If you or a family member have been looking for a hearing assistance device, you have likely come across receiver-in-canal (RIC) hearing aids. There are a number of benefits particular to RIC devices, in addition to many similarities with behind-the-ear (BTE) hearing aids. This article explores some of the key benefits and drawbacks of the RIC hearing aid model.

In behind-the-ear and in-the-ear hearing aids, the device’s components are all held in the same case: either behind the ear or in the ear. RIC hearing aids, on the other hand, separate the components into two major sections. A case behind the ear holds the aid’s amplifier and microphone, while a small bud that contains the receiver is used inside the ear canal. The receiver is connected to the case by a thin tube.

Separation of the receiver into its own compartment has several advantages. Feedback and occlusion tend to be much less of a problem with RIC devices than they are with other hearing aids. These devices also tend to procedure a more natural sound, allowing listeners to enjoy a more comfortable experience. RIC hearing aids are favored by people with mild to moderate hearing losses because they amplify high-pitched sounds very well.

There is also a physical advantage to the RIC’s split configuration. Separating the two components allows the device to remain very small, making it unobtrusive and easy to hide. Its small size also allows it to fit very comfortably in and on the ear.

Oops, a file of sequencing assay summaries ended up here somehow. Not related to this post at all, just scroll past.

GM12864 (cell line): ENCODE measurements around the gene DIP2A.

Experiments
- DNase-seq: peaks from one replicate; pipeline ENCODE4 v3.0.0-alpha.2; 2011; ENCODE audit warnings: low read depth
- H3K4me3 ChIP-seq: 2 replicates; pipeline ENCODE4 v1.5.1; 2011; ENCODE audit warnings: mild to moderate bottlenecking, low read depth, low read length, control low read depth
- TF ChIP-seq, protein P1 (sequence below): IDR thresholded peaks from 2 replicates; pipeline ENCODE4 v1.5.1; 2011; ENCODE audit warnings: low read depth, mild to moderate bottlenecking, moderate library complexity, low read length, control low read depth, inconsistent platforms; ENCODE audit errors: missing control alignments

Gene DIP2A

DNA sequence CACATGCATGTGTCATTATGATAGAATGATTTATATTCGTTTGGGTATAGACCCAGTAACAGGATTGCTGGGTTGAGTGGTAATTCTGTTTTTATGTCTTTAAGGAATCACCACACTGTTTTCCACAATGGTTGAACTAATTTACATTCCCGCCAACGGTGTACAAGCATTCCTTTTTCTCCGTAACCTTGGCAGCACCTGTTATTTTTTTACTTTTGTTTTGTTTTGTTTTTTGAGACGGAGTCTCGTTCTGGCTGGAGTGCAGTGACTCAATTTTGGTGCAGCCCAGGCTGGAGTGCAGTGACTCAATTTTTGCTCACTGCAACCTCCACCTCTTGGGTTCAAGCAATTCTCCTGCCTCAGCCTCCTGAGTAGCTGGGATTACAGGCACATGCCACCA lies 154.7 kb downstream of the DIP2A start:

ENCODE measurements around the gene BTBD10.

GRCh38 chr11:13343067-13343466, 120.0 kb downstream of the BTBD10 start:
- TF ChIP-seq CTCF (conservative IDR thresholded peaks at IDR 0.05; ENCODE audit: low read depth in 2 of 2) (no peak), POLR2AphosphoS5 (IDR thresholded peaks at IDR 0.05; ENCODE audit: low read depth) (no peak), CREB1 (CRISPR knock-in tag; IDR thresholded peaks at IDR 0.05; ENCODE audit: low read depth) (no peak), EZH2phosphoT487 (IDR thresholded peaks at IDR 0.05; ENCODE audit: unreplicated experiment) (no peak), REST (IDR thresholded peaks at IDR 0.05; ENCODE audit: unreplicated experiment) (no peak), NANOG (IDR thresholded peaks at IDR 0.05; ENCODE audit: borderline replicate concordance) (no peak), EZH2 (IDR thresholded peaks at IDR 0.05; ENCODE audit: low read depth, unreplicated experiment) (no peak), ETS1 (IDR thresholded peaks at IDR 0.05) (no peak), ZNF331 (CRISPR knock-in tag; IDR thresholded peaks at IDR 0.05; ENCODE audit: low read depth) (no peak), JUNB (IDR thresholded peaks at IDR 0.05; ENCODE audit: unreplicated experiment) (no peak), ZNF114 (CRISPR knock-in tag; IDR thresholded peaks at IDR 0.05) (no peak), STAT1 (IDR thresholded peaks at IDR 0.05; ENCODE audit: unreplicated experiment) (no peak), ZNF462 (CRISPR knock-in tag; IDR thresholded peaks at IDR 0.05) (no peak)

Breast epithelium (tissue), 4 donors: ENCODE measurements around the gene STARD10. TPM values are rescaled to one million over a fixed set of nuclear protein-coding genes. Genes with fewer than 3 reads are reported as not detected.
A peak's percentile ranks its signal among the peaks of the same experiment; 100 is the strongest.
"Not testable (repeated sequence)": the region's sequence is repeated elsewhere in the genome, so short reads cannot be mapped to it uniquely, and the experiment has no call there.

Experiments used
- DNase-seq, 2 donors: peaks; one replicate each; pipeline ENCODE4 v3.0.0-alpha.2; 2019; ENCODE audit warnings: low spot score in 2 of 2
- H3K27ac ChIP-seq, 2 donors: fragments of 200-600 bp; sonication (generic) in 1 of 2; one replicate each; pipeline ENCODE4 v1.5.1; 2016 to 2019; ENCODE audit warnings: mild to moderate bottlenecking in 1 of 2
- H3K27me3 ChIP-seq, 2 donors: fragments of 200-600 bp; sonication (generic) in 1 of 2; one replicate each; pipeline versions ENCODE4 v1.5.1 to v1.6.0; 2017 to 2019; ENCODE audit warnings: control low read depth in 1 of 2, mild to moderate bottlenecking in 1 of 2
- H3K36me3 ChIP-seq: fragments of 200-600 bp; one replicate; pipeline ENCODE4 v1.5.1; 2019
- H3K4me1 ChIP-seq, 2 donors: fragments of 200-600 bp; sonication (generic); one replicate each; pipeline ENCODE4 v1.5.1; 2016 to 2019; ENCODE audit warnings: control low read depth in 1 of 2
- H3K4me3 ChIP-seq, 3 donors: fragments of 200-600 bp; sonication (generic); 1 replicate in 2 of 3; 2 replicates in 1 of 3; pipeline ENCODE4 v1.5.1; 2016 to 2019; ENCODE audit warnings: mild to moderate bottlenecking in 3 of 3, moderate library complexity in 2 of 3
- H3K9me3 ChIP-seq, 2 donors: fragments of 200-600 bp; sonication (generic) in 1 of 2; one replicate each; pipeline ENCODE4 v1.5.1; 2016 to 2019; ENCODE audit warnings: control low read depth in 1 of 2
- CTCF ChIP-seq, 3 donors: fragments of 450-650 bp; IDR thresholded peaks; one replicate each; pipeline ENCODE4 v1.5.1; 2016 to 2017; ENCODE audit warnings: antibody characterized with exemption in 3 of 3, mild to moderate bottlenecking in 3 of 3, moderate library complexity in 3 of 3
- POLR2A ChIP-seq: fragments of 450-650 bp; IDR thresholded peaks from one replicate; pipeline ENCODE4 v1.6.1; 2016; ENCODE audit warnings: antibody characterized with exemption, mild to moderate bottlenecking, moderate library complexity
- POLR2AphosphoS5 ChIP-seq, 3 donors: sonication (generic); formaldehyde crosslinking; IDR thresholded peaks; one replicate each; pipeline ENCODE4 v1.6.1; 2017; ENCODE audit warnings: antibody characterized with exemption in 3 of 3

Receiver in canal hearing aids do have a few disadvantages to be aware of. Compared to other types of hearing aids, RIC aids are particularly vulnerable to moisture in the ear, necessitating frequent repairs. Their comfort can also be a disadvantage: because users do not feel them in or on their ear, they are less likely to notice if they lose them. Compared to other hearing aid styles, receiver in canal designs are average to above average in cost.

Receiver-in-ear hearing aids do have their flaws, but their numerous advantages make them a worthwhile choice for many listeners. Consult your hearing specialist to learn more about receiver in canal and other styles of hearing aids.